Monday, July 22, 2019

Monday Morning Inspiration/From Parachutes to the Moon

Why do we sew?

When I was a child, my grandmother and my mother both sewed for me. Clothes were expensive, and sewing was a means to have a little more. Although it was a necessity for many, women still saw it as a means to be creative. 

You may have seen this, but the story is so very touching that I just had to share it. Below is Majil Steiner. Her husband was forced to parachute over a Japanese occupied area in eastern China during WWII. He was rescued by local farmers, and smuggled to safety. Once he was able to return to his base, he mailed the parachute that had saved his life to his wife and told her that he would like for her to make a dress for herself with the fabric. The story is so lovely. You can read it HERE.  

Once the dress was completed, Majil had a photograph taken, sent it to her husband, and he carried the photograph with him until he returned to her.

In 1944, Claude Hensinger parachuted to safety when their plane caught fire. He too sent his parachute home, but to his mother. Once he returned, he began dating Ruth. One night he presented a box to Ruth and told her that he would like for her to make her wedding gown out of the parachute. This was his proposal. She accepted and they spent 49 very happy years together.

Not only did Ruth wear the gown, but her daughter and daughter in law also wore the gown, and walked down the same church aisle. You can read more of their story HERE

This past weekend was the 50th anniversary of the Apollo 11 landing on the moon. But did you know that it was a group of women who made bras and girdles who made the space suits? They are pictured below.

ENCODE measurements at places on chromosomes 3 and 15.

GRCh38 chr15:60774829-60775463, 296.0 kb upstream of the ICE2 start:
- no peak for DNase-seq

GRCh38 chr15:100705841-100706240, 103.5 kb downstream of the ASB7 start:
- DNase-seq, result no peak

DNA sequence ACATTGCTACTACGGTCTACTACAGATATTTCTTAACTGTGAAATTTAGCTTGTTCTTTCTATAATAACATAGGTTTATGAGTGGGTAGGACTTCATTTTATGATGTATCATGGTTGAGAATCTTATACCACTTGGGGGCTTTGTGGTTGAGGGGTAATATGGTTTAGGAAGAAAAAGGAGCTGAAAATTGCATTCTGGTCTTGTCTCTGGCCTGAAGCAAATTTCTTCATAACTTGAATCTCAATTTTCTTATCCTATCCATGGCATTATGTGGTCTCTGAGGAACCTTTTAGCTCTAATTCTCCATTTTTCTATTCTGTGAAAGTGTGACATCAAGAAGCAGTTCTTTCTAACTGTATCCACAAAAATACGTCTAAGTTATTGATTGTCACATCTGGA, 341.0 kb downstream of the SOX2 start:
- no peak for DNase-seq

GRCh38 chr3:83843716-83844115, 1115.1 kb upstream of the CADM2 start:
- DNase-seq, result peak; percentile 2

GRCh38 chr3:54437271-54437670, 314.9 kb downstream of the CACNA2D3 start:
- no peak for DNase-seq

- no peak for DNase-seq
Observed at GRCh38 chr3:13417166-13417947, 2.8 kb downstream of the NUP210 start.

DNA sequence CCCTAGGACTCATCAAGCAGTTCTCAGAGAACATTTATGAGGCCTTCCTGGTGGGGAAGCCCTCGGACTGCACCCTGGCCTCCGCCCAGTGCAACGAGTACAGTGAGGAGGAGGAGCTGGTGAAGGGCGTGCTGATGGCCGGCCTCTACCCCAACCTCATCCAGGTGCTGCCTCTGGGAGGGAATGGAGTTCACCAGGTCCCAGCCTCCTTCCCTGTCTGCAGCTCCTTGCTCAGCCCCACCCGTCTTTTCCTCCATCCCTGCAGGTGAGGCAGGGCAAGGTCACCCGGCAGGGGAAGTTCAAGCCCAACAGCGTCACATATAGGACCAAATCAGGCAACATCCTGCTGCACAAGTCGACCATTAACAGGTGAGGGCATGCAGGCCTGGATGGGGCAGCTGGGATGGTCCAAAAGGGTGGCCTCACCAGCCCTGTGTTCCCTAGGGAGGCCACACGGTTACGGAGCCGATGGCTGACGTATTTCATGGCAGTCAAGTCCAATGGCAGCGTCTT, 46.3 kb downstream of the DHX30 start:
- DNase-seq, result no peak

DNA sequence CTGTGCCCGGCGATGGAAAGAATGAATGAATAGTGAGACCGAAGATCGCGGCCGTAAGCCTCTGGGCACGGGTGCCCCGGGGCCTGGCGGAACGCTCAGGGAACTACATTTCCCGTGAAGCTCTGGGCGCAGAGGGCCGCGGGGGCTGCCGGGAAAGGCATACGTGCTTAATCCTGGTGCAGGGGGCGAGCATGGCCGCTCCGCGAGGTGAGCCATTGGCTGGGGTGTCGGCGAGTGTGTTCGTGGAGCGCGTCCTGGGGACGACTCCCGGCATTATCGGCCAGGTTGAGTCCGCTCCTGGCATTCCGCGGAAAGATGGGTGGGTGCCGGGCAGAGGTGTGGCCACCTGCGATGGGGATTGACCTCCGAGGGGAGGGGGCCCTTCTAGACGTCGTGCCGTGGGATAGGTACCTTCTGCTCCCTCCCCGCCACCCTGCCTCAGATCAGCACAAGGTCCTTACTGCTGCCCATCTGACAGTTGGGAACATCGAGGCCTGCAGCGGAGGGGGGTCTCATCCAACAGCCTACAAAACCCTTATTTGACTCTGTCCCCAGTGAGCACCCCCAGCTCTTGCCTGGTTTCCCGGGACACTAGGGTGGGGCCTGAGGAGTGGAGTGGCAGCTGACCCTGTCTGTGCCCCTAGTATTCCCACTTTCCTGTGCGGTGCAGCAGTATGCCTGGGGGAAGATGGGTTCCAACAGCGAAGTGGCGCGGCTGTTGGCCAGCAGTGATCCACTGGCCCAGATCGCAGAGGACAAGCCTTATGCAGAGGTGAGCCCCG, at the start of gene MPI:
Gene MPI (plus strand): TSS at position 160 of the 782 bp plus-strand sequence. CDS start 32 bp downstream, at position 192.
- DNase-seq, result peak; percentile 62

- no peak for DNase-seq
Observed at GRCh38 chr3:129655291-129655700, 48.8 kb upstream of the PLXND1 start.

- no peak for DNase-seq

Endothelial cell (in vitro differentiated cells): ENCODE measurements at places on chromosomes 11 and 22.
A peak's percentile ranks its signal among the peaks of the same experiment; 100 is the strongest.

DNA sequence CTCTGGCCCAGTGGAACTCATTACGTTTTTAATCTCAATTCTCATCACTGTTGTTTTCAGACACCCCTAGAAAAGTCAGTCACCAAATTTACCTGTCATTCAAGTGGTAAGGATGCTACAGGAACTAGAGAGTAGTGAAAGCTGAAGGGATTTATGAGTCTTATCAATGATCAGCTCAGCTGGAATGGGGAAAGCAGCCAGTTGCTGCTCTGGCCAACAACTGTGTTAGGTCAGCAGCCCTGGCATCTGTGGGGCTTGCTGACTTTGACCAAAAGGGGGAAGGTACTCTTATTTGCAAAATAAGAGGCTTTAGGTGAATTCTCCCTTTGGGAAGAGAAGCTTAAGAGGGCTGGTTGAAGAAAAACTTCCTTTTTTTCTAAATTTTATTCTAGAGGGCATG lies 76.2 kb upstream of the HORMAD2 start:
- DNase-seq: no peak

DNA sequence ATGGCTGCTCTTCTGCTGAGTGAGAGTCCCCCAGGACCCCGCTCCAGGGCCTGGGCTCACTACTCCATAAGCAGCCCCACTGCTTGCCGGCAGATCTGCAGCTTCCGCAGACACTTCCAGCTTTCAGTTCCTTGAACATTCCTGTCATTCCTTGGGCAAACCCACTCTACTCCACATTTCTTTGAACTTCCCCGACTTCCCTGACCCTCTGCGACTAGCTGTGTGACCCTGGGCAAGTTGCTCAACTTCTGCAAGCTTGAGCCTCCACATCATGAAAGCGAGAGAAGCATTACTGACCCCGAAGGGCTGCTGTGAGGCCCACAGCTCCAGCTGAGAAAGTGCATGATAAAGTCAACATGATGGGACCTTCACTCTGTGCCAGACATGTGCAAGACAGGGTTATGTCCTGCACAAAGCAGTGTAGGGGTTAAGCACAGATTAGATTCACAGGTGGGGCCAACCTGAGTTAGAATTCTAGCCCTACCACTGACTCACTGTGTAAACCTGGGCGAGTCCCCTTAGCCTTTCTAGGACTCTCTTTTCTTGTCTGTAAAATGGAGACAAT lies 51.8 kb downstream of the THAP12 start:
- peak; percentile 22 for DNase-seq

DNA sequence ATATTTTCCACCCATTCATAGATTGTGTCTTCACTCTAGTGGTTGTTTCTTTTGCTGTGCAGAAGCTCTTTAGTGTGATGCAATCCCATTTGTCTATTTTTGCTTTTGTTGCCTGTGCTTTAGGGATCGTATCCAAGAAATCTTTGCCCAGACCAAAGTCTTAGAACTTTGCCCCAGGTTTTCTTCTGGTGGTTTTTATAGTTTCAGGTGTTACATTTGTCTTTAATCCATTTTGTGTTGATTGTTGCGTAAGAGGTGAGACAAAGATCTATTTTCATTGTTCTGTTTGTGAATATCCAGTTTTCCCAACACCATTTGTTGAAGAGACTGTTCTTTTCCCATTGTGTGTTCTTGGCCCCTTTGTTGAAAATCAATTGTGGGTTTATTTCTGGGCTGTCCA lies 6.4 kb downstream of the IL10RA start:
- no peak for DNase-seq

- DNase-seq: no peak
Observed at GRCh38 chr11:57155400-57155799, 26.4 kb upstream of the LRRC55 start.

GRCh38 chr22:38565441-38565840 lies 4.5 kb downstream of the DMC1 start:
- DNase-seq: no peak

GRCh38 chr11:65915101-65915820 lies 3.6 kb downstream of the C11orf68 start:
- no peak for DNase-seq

They were chosen because they understood how to work with flexible fabrics. They were also chosen for their agility as each suit was comprised of 21 gossamer layers of thin fabric. Each suit had to be sewn within a precise tolerance of 1/64th inch. Men's lives were at risk. It wasn't about just getting them to the moon, but making sure that the suits would not fail once they stepped foot on the moon. You can see a video on the full story HERE.

Below is Lillie Elliot cutting a pattern for an Apollo 11 space suit.

There are so many beautiful stories of women who sew. We belong to a very elite group :)

If you have a chance to sit down in front of your machine today, take a moment to smile. You may not make space suits, or gowns from life-saving parachutes, but you are using your creativity to create something beautiful.  

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  1. Thank you for another fabulous post Rhonda. This is the type of history I wish I'd been introduced to in school.

  2. What absolutely wonderful stories!! I had never heard them before. And the space suit construction was amazing. Can you imagine working with that slippery fabric? What a challenge. Thanks so much for sharing.

  3. This was so beautiful Rhonda. Thanks so much for the heart inspiration that makes me happy that I sew.